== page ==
|Souza, Edward - UNIV OF IDAHO, ABERDEEN|
Submitted to: Cereal Chemistry
Publication Type: Peer Reviewed Journal
Publication Acceptance Date: February 17, 2006
Publication Date: May 1, 2006
Citation: Delwiche, S.R., Graybosch, R.A., Hansen, L.E., Souza, E., Dowell, F. 2006. Single kernel near-infrared analysis of tetraploid (durum) wheat for classification of the waxy condition. Cereal Chemistry. 83(3):287-292. Interpretive Summary: The endosperm of durum wheats, used in the production of pasta, consists primarily of starch, protein, and to a lesser extent, lipids and nonstarchy polysaccharides. Starch, being the largest fraction, consists of two macromolecules, amylose and amylopectin in approximate relative proportions of 1:3 in natural conditions. Amylose, being comprised of long linear chains of glucopyranosyl units, is synthesized in amyloplasts through the control of an enzyme called granule bound starch synthase (GBSS), otherwise known as the waxy protein. Without the presence of the functional alleles of the gene that encodes for GBSS, the starch is essentially devoid of amylose and thus exhibits unique processing and functional characteristics. Currently, wheat programs in North America and elsewhere are exploring the development of these types of waxy durum wheats for possible new and unique uses. Plant breeders must rely on slow chemical techniques to identify waxy seed during development of new lines. Even more difficult is the task of identifying durum seed that is neither waxy nor natural (wild type) in state, but instead contains one functional allele and one null allele for the waxy condition. The current study explored the potential of a rapid, nondestructive method for determination of the waxiness state. This method, which is optically based, examines each kernel in the near-infrared wavelength region of 1000 to 1700 nm. Two seasons of durum breeders' lines were used in the study, involving 48 kernels from each of 142 samples. Statistical classification algorithms were developed in the attempt to separate the four states of the waxy condition (wild type, waxy, and two states of partial waxy). The results indicated that identification of waxy seed could occur at greater than 95% accuracy; however, discrimination among the three other classes was not possible. Chemical measurements of amylose content confirmed that the amylose contents of the partial waxy lines were virtually indistinguishable from those of wild type lines, thus corroborating the near-infrared classification findings. Fortunately, in waxy breeding programs, the identification of the waxy seed is the most critical. Therefore, this technique stands as a demonstrated tool for use in breeding programs. Further, when waxy wheats become commercialized, this technique can have application in the marketing and processing channels, where a rapid means to identify and identity-preserve seed of this condition will be necessary.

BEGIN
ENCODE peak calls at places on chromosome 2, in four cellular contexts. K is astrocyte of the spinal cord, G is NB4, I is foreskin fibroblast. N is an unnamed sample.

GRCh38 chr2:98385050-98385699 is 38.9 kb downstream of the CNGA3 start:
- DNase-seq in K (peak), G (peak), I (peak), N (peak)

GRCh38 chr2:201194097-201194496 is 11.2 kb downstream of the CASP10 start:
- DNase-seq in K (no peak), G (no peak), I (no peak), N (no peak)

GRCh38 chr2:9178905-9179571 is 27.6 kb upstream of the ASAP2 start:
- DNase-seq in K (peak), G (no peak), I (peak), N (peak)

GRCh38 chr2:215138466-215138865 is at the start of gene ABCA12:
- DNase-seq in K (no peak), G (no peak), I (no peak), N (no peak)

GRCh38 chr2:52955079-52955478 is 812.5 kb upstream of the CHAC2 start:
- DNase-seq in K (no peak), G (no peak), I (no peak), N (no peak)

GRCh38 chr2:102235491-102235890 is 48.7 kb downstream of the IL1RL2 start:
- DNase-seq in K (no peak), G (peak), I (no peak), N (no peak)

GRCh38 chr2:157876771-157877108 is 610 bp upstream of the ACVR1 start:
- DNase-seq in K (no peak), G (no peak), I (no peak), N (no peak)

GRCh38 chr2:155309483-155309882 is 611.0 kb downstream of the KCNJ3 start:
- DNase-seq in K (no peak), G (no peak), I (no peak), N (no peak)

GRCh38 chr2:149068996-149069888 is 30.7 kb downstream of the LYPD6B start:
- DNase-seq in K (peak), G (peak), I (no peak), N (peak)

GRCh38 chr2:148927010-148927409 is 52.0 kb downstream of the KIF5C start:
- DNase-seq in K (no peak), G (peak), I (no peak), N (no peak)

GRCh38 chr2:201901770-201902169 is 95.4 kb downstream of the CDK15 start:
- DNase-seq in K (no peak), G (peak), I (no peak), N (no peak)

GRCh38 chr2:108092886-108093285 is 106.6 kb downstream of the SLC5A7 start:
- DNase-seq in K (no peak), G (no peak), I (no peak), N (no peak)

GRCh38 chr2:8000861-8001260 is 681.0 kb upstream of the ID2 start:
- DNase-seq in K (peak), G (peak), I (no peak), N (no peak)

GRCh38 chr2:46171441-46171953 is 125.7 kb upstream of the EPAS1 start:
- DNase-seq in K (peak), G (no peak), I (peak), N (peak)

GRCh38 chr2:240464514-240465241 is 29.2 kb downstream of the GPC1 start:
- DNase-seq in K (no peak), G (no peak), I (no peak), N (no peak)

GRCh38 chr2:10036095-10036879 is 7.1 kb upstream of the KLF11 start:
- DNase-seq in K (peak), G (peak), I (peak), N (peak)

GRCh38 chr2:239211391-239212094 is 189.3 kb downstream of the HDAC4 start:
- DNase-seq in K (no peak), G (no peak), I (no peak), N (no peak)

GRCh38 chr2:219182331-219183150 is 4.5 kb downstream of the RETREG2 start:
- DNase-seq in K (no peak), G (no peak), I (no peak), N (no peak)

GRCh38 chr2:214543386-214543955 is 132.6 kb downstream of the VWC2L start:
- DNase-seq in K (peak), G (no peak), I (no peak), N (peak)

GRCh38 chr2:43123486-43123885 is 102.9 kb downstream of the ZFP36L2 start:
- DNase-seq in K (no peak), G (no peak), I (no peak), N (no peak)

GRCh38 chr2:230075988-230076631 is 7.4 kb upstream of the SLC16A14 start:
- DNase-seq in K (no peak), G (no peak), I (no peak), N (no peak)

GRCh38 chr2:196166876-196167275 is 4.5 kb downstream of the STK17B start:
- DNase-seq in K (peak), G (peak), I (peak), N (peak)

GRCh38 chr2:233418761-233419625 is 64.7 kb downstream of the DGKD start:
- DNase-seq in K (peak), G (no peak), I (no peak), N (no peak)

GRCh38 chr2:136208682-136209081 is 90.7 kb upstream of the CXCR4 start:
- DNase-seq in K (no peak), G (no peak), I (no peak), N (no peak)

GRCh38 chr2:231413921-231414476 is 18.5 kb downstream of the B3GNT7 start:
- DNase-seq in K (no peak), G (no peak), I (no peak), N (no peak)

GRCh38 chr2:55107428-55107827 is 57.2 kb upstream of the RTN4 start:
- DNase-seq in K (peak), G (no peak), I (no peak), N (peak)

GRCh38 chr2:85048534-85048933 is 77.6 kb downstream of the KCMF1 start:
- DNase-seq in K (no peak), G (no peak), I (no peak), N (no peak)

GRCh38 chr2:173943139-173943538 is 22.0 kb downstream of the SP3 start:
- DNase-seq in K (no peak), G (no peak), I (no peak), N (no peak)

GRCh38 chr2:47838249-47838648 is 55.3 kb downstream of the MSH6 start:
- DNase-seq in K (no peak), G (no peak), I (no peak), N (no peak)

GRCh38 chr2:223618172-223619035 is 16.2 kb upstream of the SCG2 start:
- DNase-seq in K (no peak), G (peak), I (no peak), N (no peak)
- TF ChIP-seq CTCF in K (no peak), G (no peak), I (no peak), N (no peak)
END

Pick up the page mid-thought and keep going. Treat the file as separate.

Technical Abstract: Plant breeding programs are currently active worldwide in the development of waxy hexaploid (bread) and tetraploid (pasta) wheats. It is generally believed that by means of conventional breeding practices, waxy cultivars, adapted to their intended geographical region will confer unique processing and end use characteristics such that markets will develop around their use. Less is known of the market potential for wheat releases that would be genetically intermediate for the waxy condition, these being termed partial waxy wheats. Essential to this development, a means to rapidly and, ideally, non-destructively identify the waxy condition will need to be developed for use at the point of sale and to assist breeders in the development of waxy wheat varieties. The study described herein evaluated the effectiveness of near-infrared reflectance single-kernel spectroscopy for classification of durum wheat into its four possible waxiness genotypes, these being wild type, waxy, and the two intermediate states in which a null allele occurs at either of the two homologous genes (Wx-1A and Wx-1B) that encode for the production of the enzyme, granule bound starch synthase, that controls amylose synthesis. Two years of breeders samples, corresponding to 47 unique lines subdivided approximately equally into the four waxiness states, were scanned in reflectance (1000-1700 nm) on an individual kernel basis. Linear discriminant analysis models were developed using the best set of four wavelengths, best four wavelength differences, and best four principal components. Each model consistently demonstrated the high ability (typically greater than 95% of the time) to classify the fully waxy genotype. However, correct classification among the three other genotypes (wild type, wx-A1 null, and wx-B1 null) was generally not possible. Chemical measurements of amylose content confirmed that the amylose contents of the partial waxy lines were virtually indistinguishable from those of wild type lines, thus corroborating the near-infrared classification findings.